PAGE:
Cisco: Cyber Crime Not as Profitable Anymore

Cyber crime is not the cash cow it once was, according to Cisco Systems (NASDAQ: CSCO) whose recent research examined the cyber underground.

Speaking yesterday at a press event at in San Bruno, Calif., security researcher Pat Peterson said last year saw a turning point in the fight against mass scams and criminal profits from these illicit activities are expected to continue dropping, according to Computerworld.

Cisco estimates that mass attackers will rake in about $300 million in profits this year — a significant difference from the $1 billion or so Cisco thinks the criminals made each year in 2009 and 2010.

Peterson attributed the decrease in profit to two factors:  Beefed-up law enforcement efforts and the disruption of botnets such as Conficker and Rustock.

Spam has declined accordingly, from about 300 billion messages daily a year ago to nearly 40 billion per day over the past few months. This phenomenon is “something that we don’t see very often,” Peterson said.

But as spam is decreasing, Peterson said he believes targeted attacks such as spear phishing are rising. Targeted attacks has tripled over the past year and they are now costing organizations about $1.3 billion each year, Cisco said.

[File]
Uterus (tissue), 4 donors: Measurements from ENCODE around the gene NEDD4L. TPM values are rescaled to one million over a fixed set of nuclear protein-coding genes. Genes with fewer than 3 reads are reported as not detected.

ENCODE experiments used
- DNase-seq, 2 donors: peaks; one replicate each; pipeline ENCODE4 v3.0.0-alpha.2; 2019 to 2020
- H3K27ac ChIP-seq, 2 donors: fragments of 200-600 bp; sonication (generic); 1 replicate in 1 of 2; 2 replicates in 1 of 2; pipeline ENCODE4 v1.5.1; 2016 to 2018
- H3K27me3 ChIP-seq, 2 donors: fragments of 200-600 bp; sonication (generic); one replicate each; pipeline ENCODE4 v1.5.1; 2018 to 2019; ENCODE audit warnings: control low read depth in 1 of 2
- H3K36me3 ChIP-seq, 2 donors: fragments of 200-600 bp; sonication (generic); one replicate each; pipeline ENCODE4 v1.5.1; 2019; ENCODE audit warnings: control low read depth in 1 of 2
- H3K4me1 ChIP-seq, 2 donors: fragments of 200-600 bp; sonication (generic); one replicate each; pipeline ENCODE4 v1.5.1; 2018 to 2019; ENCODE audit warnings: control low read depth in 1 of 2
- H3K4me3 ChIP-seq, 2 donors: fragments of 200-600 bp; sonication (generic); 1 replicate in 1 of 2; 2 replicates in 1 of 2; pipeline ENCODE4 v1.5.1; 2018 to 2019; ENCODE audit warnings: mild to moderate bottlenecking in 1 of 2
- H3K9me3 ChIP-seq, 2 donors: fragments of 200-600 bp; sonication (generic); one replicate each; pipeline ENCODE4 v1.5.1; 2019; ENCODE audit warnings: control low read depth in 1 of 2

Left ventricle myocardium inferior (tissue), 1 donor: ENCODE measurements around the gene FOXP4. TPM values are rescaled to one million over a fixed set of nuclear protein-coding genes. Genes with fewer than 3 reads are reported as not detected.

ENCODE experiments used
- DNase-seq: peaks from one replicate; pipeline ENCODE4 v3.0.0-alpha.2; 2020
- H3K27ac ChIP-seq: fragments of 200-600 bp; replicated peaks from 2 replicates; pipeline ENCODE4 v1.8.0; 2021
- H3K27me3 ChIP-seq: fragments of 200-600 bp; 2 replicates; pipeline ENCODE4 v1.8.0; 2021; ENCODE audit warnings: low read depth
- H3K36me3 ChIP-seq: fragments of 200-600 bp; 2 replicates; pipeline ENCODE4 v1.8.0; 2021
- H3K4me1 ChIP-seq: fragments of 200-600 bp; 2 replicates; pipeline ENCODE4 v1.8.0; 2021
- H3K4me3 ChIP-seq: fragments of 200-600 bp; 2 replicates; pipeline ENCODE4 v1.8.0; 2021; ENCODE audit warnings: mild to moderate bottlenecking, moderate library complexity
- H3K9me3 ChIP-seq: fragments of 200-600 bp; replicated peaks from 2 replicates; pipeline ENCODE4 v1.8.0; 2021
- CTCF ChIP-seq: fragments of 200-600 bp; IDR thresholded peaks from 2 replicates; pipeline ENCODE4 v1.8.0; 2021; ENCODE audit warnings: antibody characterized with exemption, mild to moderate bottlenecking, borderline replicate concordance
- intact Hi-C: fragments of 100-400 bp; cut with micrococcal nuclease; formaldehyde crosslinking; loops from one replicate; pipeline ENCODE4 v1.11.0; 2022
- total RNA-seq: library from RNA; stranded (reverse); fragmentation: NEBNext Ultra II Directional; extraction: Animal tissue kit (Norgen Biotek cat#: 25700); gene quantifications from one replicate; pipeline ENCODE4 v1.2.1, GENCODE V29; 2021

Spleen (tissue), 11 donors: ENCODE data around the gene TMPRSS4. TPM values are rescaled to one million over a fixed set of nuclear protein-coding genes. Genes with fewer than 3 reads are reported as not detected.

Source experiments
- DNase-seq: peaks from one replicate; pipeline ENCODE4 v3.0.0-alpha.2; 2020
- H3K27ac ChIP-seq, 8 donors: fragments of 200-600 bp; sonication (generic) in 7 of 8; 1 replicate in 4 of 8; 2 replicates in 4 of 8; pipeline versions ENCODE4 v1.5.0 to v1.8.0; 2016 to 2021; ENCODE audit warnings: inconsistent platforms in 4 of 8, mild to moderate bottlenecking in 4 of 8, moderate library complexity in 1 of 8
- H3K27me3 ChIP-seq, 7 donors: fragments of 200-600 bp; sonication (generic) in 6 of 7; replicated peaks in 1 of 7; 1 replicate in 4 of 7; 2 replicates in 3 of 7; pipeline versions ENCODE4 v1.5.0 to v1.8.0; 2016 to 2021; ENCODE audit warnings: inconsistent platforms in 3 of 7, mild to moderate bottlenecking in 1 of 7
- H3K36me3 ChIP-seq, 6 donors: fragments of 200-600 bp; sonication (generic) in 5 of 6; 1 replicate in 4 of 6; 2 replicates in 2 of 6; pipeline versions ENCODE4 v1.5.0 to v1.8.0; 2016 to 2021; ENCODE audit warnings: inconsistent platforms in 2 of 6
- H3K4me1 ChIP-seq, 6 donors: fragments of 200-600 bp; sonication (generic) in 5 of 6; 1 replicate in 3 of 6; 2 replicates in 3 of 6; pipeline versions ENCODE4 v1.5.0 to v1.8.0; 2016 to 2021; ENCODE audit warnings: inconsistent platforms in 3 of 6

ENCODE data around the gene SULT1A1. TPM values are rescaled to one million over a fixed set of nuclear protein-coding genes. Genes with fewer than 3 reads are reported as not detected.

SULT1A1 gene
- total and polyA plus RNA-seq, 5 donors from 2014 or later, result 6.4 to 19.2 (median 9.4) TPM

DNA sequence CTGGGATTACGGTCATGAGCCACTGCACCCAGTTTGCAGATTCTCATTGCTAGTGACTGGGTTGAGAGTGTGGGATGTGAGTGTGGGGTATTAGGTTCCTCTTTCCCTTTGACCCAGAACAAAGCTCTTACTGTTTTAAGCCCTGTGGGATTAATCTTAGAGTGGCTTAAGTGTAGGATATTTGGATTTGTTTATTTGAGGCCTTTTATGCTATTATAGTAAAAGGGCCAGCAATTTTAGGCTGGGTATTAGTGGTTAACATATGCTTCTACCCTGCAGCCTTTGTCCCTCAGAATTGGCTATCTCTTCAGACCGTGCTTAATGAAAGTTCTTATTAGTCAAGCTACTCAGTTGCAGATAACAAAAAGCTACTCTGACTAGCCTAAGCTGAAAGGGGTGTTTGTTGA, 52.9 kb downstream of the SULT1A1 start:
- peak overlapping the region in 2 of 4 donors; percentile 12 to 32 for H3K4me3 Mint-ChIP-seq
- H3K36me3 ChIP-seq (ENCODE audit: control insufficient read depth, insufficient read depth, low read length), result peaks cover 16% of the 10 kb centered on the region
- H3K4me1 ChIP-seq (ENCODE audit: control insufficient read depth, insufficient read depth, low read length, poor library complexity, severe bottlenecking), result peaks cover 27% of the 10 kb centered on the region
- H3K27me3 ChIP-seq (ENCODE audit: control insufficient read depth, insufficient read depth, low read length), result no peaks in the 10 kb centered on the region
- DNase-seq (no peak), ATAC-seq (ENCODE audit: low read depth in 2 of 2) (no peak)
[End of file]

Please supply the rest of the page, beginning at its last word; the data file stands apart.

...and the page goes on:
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One Response to "Cisco: Cyber Crime Not as Profitable Anymore"

  1. lyecdevf says:

    I am not surprised. Botnets like conficker require enormous expertise some thing that few posses. Phishing on the other hand is easy and almost any one can do it. Things are moving into a new direction now days. No one I think has the patience to code new malware and fight the experts from the various AV companies. Why, when you can catch people who know next to nothing about cyber security but with pockets full of cash on there way to bank.

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